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Declining and ageing population - The demographic development in Europe.

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Declining and ageing population The demographic development in Europe Table of contents 1. Introduction 3 2. The demographic development in Europe 3 3. What is behind this decline of population 5 5. The economic challenges of ageing population in private-sector 6 4. The economic challenges of ageing population in public-sector 6 4.1 The extension of working life 8 6. bibliography 9 1. Introduction Our subject was the demographic development in Europe regarding to declining and ageing people. We studied this subject in European Union in general because the this trend and it's effect on economy are same in all European countries. As a source to find information we used internet. 2. The demographic development in Europe Few things are predictable in economic and social life, but the ageing of the European population is one of them. We are living through major changes in the age balance of European society. The population in Europe is declining since 1996. After that year Europe's population's natural growth has become negative. According to UN's population projects Europe's share in world's total population will drop to seven percent in 2050. In year 1950 it was still 22 percent. (www.vaestoliitto.fi, 24.11.2003) In year 2002 the population of the European Union was 379.6 million. ...read more.


As it is said there mobility is not so good than younger and middle aged people, so there will be need for a transport services. The condition of the European economy depends in part how European industry reacts for these new demands of ageing people. Can it create innovate solutions to the growing actual and potential needs and demands for older age groups. The challenge to these new demands is not only the private-sector issue; government also has a role to play, both in the development of new technologies and in the creation of markets. (http://europa.eu.int/comm/eurostat/, 24.10.2003) 4. The economic challenges of ageing population in public-sector The fact that population is ageing is well known but the consequences to economic effects is harder to predict. There is few major issues that come along with declining and ageing population. These issue are involved health care and pension system. It is a fact when people get older the demand for health care increases also. Health care services share of gross national product (GNP) is already rising in all European countries (except Sweden and Luxemburg) and it will continue to rise. It is estimated that 65 year old use health care services four times more than average citizen and 75 year old eight times more. ...read more.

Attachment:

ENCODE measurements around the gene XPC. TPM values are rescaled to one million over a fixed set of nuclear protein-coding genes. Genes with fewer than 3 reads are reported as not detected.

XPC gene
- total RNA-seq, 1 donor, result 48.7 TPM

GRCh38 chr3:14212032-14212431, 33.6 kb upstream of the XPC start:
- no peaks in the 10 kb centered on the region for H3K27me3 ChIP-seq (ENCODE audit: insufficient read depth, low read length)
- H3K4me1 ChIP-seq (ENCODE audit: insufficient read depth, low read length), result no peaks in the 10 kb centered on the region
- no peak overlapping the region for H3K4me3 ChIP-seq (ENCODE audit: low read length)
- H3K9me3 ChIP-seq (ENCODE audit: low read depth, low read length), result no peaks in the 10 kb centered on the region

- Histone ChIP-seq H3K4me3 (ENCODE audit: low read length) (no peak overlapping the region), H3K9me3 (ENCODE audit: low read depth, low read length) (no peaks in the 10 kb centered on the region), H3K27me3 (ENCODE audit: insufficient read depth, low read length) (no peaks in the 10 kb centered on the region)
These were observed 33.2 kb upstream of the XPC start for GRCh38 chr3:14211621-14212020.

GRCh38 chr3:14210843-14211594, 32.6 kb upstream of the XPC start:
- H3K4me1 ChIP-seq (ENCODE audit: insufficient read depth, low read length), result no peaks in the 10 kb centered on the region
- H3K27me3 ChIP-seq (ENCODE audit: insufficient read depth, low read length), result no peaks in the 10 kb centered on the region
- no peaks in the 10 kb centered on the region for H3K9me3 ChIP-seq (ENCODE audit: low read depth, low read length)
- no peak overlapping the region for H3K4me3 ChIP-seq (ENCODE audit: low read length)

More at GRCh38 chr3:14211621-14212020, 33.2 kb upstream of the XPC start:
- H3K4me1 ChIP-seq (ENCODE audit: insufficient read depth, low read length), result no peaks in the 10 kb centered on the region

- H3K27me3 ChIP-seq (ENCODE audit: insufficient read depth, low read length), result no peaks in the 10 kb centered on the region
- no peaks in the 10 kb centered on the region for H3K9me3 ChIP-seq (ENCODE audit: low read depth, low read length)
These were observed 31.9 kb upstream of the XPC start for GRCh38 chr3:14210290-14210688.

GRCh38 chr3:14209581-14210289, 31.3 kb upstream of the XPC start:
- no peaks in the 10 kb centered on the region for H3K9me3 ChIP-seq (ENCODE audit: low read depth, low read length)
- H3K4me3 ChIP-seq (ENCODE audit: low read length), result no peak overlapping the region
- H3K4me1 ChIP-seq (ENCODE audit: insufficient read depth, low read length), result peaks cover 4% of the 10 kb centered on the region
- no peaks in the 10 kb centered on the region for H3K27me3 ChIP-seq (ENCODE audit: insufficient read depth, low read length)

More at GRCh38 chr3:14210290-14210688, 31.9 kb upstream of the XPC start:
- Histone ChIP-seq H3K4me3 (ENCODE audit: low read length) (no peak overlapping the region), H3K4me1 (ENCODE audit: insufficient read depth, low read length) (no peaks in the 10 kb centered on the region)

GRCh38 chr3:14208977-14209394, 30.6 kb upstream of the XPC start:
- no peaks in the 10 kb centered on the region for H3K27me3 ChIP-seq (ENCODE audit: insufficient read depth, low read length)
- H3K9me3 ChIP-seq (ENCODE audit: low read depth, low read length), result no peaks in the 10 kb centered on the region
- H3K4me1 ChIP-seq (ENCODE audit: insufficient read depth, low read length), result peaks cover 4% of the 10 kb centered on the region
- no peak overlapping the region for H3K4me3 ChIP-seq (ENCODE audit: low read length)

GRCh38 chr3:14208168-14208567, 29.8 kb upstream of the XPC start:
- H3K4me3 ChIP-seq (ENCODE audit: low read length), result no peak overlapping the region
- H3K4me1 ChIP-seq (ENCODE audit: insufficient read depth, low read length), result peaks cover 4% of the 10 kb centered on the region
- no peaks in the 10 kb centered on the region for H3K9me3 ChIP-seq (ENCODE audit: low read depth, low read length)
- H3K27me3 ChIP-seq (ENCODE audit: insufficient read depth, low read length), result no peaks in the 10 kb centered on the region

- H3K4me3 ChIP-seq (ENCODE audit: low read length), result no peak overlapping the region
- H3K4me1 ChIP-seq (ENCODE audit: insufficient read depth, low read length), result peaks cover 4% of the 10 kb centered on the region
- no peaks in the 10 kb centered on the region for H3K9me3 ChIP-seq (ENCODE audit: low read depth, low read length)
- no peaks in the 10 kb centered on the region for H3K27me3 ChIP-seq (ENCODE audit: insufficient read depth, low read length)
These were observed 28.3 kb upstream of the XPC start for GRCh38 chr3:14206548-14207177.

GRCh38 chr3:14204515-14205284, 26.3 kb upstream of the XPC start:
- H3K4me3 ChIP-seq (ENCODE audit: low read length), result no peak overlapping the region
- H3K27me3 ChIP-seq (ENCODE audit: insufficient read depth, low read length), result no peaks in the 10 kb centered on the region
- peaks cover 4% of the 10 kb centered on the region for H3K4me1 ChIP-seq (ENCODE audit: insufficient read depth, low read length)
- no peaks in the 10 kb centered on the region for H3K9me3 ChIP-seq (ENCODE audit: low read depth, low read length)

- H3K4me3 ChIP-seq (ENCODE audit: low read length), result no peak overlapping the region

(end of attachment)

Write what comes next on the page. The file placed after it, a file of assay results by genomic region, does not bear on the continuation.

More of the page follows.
It has been said before that the answer to these huge economic problems like pension and health care can be in providing change to older population to participate in work in older age. The technological advances can be used to increase participation in work, reduce assistance and health care costs and improve older people's participation in social life. This will involve new modes of work, new organisational forms, new workplace technologies, and new life-long learning systems for adaptation to new technological demands at work. New technology and older workers don't always fit together. At least most of people think so. Employers and managers often feel that young workers accept new technology better than older workers. This has usually something to do with age discriminatory. Research has shown that, younger older people do not learn as quickly as their younger colleagues but they still learn the main knowledge and skills and they do not forget these faster tan younger people. New technology can be switched from being seen as part of the problem to become part of the solution. If the ageing population is going to be longer in working life as it is today we need also more flexible forms of work organization: flexible working hours, job-sharing, multiple work locations, telework and so on. This will require changes in human resource policy, management of work and also changes in general labour regulations. (http://www.cordis.lu/etan/home.html, 24.10.2003) 6. ...read more.

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